How Narcissists Play the Victim and Twist the Story
People with strong narcissistic tendencies are known for certain destructive social patterns. Anybody who has had the misfortune of dealing with these types of people may notice that whenever there’s a conflict or any type of disagreement, they tend to act in an abhorrent yet predictable manner.
In this article we will explore the common behaviors and scenarios where narcissistic and otherwise toxic people (hereafter narcissists) play the victim and manipulate the narrative.
Delusion and denial
Narcissists can’t deal with reality because it contradicts what they want to be true, and this creates painful emotions. As a coping mechanism, they learn to delude themselves that what is real is actually not real, and however they see the situation is real, even though it isn’t.
Sometimes they truly see it that way. Other times it’s just a story they tell themselves and others. And often the longer you tell a story, the more you believe it, even if initially you know it’s not true. And so eventually they may start truly believing it.
Either way, the first step is to create a version of events that is an alternative to what actually happened or what’s going on.
While delusion is more of an internal process, lying and denial is often in the context of other people.
Regular people deal with their problems by themselves, internally. Or they discuss it in a very private setting: in therapy or among very close, healthy people. Narcissists don’t have people like that in their life and are not really interested in actually resolving anything or being introspective.
Narcissists simply want to know that they are in the right. For that, they need other people’s false validation to regulate their shaky self-esteem. They need to find people who would agree with them. And in order for others to agree with them, these other people either need to be terribly unhealthy and unable to recognize their toxic tendencies, or the narcissist needs to lie and present a different story than what is actually true.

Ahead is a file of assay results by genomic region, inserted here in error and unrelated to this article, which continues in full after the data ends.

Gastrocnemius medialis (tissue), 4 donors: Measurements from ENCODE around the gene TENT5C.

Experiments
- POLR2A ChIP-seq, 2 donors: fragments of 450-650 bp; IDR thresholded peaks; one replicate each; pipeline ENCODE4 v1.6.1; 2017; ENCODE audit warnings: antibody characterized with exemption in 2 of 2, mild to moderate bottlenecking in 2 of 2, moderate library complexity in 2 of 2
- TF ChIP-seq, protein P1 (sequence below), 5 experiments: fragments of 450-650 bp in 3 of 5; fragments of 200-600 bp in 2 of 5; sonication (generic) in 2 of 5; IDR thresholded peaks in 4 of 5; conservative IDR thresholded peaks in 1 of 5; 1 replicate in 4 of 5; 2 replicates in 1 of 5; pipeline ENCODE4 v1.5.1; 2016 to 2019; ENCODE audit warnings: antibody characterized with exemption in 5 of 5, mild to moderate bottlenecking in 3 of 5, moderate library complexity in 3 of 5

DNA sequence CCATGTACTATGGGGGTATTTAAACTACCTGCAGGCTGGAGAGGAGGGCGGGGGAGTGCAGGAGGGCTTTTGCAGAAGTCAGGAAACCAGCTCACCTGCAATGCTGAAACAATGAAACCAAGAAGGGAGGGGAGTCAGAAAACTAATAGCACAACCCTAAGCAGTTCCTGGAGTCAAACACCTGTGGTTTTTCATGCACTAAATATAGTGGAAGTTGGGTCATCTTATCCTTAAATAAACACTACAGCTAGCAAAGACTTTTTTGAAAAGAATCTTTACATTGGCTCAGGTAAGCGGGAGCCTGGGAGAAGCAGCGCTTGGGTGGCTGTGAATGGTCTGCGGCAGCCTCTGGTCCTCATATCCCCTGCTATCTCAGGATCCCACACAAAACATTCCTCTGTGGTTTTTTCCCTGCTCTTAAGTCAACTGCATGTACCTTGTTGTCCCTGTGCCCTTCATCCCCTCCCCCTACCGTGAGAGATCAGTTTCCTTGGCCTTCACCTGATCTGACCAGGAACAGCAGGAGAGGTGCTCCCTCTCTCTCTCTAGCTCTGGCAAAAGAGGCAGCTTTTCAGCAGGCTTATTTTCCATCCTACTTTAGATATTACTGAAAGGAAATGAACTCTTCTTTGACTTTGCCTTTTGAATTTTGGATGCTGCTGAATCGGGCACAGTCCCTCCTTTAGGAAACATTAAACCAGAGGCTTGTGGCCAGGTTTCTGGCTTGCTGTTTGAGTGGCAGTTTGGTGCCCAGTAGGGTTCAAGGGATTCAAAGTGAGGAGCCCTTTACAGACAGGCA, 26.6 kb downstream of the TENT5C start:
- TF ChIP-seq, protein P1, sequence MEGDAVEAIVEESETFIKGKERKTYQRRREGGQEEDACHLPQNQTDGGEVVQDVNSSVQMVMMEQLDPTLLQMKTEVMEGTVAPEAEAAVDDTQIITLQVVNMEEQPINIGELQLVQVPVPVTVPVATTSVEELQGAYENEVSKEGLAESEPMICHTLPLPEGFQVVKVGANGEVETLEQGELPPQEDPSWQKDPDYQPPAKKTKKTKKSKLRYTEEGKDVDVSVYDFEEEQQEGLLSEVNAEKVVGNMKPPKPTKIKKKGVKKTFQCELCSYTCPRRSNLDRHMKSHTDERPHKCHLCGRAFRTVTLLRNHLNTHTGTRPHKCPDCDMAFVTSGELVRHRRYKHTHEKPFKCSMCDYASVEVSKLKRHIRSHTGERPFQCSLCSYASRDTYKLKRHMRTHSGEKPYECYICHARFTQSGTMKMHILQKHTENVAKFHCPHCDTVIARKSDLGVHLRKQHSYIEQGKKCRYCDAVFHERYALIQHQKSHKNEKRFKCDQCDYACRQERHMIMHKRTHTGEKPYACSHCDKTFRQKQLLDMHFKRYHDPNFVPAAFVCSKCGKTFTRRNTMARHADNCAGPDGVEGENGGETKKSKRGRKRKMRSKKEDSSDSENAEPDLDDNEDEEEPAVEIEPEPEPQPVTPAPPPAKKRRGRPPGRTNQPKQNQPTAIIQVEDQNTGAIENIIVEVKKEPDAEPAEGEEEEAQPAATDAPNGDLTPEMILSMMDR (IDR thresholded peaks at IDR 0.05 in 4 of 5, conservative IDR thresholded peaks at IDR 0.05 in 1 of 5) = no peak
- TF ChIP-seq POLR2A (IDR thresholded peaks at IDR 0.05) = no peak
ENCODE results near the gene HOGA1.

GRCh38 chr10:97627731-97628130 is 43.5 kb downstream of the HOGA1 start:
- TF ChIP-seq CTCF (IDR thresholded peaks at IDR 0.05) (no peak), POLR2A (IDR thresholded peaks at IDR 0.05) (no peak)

Here, they tend to flip the roles where they are good, noble, caring, virtuous and the other person is evil, cruel, selfish, and immoral. Which brings us to the next point….
The most common way narcissists create alternative narratives is by projecting. We’ve talked about narcissistic projection in a separate article but to extract the main point, narcissists love to project.
If they say that the other person is jealous of them, then you know that the narcissist is jealous. If they say that the other person was cruel to them, then you know that the narcissist was cruel to the other person. If they say that the other person was lying and cheating, then you know they were the one lying and cheating.
Yes, sometimes it’s not as simple and there could be unhealthy behavior on both sides, but more often than not whatever the narcissist is presenting the other person as is a much more accurate description of the narcissist.
Whatever the case may be, the mechanism here is that in the narcissist’s mind they try to attribute their own unhealthy behavior, perspective, and character traits to the other person because it shifts attention and responsibility from them. And if the other person “is” all these bad things then it can’t be that I am these things—thinks the narcissist—I’m the good guy here.
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